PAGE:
As a psychologist, counselor or psychiatrist, you have a legal and ethical obligation to disclose information about a patient under certain circumstances. If you receive a court order, or a client tells you about a threat of harm to self or others, you must report this to the appropriate authorities.
If you fail to comply with the limits of confidentiality, you risk the loss of your professional license as well as other legal consequences. However, when you observe limits of confidentiality, your patients or clients assume the risk of potential exposure of sensitive information. The patient has a right to know about this risk. It may be difficult to discuss limits of confidentiality with your patients, but failure to do so can be of detriment to both you and them.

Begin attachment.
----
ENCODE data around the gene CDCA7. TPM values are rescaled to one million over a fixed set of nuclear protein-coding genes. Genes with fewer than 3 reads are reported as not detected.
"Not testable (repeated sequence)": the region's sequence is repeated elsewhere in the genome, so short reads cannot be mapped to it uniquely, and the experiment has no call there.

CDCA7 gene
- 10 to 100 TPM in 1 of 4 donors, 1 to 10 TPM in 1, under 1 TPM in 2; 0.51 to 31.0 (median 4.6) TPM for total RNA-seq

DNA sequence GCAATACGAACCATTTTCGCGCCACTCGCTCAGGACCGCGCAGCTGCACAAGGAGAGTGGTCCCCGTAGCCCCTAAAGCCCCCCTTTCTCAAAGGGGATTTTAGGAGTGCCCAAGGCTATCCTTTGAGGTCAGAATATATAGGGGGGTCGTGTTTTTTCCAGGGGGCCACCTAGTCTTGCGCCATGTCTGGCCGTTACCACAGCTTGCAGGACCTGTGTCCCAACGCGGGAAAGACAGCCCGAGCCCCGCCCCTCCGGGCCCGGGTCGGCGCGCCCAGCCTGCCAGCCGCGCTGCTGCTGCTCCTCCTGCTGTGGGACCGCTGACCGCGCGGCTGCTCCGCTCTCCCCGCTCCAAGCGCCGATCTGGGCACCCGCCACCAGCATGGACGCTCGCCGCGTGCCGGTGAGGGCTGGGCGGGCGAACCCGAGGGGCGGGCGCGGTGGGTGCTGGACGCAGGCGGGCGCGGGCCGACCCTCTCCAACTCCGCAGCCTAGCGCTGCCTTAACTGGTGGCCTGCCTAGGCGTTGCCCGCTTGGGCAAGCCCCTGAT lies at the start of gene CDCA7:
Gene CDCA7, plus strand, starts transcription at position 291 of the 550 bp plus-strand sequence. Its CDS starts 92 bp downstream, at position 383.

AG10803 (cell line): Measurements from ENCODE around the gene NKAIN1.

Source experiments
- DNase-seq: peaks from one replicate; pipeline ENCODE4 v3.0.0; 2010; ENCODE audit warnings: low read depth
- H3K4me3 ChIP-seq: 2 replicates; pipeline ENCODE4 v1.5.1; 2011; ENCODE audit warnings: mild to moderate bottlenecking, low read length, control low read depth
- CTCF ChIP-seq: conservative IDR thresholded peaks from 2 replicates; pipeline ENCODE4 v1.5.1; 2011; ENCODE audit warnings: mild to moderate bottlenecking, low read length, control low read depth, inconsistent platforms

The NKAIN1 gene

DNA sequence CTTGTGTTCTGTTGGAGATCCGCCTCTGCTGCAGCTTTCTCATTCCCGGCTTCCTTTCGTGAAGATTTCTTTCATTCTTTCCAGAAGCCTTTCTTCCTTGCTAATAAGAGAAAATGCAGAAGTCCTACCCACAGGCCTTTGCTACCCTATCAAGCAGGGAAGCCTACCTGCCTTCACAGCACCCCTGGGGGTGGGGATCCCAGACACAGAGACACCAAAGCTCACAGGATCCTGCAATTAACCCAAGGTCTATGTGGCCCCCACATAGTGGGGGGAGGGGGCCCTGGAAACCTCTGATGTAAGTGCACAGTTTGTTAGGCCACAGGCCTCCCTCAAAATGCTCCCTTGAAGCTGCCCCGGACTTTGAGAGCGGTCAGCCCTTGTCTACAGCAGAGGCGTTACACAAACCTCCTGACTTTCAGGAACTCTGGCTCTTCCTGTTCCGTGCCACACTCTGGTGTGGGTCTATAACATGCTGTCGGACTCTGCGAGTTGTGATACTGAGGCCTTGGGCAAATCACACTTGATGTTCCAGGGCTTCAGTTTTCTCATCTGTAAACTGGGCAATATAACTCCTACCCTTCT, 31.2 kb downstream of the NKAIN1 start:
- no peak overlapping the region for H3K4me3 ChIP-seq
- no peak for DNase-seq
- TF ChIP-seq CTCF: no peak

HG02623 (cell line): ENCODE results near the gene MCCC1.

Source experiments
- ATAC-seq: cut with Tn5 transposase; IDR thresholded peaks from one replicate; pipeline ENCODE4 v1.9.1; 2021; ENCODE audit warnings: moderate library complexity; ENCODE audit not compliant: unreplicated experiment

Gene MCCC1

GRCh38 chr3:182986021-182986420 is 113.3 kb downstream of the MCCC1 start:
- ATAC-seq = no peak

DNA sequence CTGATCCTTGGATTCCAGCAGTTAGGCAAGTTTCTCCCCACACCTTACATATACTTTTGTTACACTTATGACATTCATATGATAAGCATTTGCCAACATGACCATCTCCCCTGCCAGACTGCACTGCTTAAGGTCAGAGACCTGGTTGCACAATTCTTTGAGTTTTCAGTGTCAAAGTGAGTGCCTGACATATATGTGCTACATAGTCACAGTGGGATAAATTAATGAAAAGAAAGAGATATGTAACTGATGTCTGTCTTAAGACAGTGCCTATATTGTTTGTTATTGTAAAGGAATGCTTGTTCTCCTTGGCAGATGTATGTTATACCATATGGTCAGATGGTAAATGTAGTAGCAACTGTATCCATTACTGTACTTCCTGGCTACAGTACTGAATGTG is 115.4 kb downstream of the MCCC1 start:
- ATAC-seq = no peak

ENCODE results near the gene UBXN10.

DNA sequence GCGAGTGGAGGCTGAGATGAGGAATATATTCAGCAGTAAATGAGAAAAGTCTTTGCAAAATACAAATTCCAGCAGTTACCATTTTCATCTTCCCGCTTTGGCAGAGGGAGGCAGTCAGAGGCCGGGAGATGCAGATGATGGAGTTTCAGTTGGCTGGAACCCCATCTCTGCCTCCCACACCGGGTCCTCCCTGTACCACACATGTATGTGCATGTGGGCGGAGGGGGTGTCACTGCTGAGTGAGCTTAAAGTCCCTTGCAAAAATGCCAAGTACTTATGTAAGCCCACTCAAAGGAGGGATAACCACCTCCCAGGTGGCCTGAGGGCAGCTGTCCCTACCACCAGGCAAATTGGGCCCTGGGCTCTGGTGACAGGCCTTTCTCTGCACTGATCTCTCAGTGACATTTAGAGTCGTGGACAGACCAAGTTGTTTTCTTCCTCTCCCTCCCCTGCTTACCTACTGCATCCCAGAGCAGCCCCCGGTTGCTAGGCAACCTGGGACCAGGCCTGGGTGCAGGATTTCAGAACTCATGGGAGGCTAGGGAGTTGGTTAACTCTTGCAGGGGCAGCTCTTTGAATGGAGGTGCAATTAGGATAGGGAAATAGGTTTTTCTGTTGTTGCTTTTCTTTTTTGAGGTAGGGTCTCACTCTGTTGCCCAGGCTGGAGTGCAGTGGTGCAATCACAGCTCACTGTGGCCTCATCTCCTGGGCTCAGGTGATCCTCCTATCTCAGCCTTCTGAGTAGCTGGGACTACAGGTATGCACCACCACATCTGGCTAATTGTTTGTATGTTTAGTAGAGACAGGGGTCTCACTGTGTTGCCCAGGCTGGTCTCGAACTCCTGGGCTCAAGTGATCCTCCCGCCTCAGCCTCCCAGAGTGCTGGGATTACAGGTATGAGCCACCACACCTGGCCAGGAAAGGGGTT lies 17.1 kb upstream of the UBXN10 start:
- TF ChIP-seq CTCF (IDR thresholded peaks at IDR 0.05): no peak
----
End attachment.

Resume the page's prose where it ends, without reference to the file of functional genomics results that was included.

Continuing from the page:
1. Be proactive
You should tell your clients about the limits of confidentiality during the initial intake. It should be one of the first things you discuss before the patient has the opportunity to tell you anything of a deeply personal nature.
2. Plan ahead of time
The explanation of limits of confidentiality is not a conversation that you should improvise. You should give careful consideration beforehand to foreseeable events in which you might have to disclose confidential information and decide exactly what you will do in each scenario. You should then plan what you intend to say to the patient to explain confidentiality limits and how they might apply to the client’s situation.
3. Be specific
Patients should know exactly when and how confidentiality limits may apply. Your explanation should be as detailed as possible.
4. Make it understandable
While your explanation should be specific and detailed, it should also use language that the patient can comprehend easily.